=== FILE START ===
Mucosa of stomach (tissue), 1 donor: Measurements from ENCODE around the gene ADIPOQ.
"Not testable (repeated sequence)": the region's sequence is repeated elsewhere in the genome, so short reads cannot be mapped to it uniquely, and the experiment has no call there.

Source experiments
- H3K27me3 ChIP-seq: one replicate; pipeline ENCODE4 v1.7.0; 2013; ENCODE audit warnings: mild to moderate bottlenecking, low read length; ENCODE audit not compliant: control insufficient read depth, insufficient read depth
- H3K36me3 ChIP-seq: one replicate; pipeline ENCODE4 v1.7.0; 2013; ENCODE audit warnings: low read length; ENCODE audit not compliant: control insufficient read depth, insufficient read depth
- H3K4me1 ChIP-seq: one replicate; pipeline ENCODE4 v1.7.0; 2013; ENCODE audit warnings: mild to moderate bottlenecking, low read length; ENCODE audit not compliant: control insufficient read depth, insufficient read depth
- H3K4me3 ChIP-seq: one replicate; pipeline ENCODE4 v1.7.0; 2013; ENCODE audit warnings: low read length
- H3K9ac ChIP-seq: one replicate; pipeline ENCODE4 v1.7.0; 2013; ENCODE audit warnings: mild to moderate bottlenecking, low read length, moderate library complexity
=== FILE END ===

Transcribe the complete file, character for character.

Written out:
Mucosa of stomach (tissue), 1 donor: Measurements from ENCODE around the gene ADIPOQ.
"Not testable (repeated sequence)": the region's sequence is repeated elsewhere in the genome, so short reads cannot be mapped to it uniquely, and the experiment has no call there.

Source experiments
- H3K27me3 ChIP-seq: one replicate; pipeline ENCODE4 v1.7.0; 2013; ENCODE audit warnings: mild to moderate bottlenecking, low read length; ENCODE audit not compliant: control insufficient read depth, insufficient read depth
- H3K36me3 ChIP-seq: one replicate; pipeline ENCODE4 v1.7.0; 2013; ENCODE audit warnings: low read length; ENCODE audit not compliant: control insufficient read depth, insufficient read depth
- H3K4me1 ChIP-seq: one replicate; pipeline ENCODE4 v1.7.0; 2013; ENCODE audit warnings: mild to moderate bottlenecking, low read length; ENCODE audit not compliant: control insufficient read depth, insufficient read depth
- H3K4me3 ChIP-seq: one replicate; pipeline ENCODE4 v1.7.0; 2013; ENCODE audit warnings: low read length
- H3K9ac ChIP-seq: one replicate; pipeline ENCODE4 v1.7.0; 2013; ENCODE audit warnings: mild to moderate bottlenecking, low read length, moderate library complexity